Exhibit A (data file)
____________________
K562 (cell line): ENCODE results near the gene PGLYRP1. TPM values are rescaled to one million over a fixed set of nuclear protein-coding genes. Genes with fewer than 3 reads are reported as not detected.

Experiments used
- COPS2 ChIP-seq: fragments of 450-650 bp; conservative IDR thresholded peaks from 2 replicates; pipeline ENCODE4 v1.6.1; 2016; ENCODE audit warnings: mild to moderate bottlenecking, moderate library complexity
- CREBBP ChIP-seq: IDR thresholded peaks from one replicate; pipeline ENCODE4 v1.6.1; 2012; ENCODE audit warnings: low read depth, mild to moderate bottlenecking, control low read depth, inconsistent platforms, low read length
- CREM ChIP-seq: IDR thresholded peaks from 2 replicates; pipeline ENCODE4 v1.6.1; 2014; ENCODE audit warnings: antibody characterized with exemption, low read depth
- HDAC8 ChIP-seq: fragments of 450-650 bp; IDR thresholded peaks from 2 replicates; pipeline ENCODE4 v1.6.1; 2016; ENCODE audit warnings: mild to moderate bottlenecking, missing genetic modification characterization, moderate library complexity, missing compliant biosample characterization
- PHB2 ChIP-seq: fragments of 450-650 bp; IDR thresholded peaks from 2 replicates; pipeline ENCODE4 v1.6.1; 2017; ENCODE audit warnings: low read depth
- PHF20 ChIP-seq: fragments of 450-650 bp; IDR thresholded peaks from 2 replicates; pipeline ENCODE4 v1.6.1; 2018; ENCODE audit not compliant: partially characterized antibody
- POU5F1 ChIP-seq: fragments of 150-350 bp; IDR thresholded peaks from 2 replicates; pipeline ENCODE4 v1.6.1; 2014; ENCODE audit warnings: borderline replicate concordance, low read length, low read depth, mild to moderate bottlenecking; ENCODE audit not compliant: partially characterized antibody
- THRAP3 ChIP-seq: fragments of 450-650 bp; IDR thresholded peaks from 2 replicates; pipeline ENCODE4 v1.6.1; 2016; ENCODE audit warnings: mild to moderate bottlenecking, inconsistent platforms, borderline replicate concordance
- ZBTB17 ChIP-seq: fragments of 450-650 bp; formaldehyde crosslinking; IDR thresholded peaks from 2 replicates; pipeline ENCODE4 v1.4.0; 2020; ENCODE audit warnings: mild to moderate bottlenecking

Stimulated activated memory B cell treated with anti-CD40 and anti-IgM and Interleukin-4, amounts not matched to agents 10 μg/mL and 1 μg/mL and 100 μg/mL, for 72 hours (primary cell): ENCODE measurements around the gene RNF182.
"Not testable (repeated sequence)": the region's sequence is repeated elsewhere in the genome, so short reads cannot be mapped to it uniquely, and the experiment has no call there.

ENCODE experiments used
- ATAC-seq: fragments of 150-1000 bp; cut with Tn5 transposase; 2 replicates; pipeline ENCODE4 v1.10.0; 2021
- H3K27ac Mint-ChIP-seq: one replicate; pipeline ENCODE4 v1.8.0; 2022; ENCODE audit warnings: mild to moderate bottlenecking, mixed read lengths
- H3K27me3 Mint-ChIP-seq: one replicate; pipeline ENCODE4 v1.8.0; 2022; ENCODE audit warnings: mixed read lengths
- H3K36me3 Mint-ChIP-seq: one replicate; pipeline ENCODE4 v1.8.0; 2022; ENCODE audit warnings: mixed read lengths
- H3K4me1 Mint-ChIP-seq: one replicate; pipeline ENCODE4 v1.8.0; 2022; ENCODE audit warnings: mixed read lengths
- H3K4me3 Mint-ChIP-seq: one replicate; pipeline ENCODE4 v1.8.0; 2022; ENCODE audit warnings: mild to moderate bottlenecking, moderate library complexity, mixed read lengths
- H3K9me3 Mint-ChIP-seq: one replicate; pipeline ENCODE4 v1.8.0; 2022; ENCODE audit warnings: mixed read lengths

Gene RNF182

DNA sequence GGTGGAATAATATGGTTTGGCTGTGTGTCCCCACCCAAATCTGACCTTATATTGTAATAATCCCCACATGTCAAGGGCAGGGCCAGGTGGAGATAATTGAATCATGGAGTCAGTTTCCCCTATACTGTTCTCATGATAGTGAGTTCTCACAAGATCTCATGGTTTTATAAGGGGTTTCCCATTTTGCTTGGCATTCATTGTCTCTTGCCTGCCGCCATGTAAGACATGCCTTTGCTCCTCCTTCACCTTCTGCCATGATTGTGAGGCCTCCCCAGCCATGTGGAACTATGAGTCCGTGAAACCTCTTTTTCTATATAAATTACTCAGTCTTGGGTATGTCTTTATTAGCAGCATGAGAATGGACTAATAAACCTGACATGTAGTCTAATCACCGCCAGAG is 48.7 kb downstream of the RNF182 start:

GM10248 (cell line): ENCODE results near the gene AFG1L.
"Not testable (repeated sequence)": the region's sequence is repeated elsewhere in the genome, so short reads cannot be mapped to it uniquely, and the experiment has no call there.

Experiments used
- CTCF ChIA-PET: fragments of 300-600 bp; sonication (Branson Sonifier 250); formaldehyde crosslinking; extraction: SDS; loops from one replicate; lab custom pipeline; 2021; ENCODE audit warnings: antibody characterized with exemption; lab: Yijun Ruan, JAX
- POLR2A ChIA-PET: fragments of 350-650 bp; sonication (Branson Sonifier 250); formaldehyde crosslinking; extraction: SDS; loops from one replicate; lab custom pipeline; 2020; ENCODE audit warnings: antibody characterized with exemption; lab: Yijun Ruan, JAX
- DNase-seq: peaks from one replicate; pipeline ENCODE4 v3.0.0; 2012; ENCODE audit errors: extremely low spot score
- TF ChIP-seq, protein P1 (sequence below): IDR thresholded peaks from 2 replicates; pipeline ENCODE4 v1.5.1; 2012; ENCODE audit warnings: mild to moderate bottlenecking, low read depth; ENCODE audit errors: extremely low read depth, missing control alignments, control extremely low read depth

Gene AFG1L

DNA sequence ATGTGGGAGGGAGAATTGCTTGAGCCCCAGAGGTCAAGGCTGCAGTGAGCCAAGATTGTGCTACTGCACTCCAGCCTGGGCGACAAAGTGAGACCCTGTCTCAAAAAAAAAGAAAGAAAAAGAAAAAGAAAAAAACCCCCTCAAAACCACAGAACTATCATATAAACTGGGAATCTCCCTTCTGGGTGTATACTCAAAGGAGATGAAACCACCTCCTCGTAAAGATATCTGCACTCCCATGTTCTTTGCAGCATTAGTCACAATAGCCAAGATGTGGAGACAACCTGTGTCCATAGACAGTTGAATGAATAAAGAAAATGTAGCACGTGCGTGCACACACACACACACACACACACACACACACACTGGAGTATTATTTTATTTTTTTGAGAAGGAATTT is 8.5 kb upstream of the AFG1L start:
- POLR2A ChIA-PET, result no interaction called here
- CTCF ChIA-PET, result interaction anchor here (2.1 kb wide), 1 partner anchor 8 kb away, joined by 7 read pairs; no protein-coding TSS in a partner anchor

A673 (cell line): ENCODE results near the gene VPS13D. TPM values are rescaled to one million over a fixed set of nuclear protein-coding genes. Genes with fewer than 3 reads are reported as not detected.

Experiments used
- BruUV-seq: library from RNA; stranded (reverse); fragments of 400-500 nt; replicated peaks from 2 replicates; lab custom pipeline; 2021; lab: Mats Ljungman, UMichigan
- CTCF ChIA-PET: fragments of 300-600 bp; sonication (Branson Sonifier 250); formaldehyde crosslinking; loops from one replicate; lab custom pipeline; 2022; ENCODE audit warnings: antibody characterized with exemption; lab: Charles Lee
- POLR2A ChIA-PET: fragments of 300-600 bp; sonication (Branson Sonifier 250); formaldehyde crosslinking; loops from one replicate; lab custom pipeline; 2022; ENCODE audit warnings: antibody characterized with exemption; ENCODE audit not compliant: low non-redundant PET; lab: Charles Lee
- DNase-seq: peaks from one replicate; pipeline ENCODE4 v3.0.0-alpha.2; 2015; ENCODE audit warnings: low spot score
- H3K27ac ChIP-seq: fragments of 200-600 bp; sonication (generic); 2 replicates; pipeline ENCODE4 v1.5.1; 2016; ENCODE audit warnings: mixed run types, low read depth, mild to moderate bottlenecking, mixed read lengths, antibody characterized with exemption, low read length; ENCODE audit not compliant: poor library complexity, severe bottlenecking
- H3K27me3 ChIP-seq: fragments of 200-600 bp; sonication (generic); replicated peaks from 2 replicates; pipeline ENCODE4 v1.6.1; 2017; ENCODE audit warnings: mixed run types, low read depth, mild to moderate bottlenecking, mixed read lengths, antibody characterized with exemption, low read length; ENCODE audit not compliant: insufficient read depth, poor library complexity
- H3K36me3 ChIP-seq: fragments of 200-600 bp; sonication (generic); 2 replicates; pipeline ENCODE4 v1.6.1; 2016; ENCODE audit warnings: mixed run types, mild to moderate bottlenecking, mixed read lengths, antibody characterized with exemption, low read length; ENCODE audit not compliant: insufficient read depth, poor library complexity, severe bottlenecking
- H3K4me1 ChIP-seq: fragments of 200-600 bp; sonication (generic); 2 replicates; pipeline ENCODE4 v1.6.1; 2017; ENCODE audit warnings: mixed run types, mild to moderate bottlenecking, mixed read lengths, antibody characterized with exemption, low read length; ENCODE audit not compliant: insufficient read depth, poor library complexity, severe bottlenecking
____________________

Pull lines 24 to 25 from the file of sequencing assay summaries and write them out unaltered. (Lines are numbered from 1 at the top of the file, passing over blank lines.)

GM10248 (cell line): ENCODE results near the gene AFG1L.
"Not testable (repeated sequence)": the region's sequence is repeated elsewhere in the genome, so short reads cannot be mapped to it uniquely, and the experiment has no call there.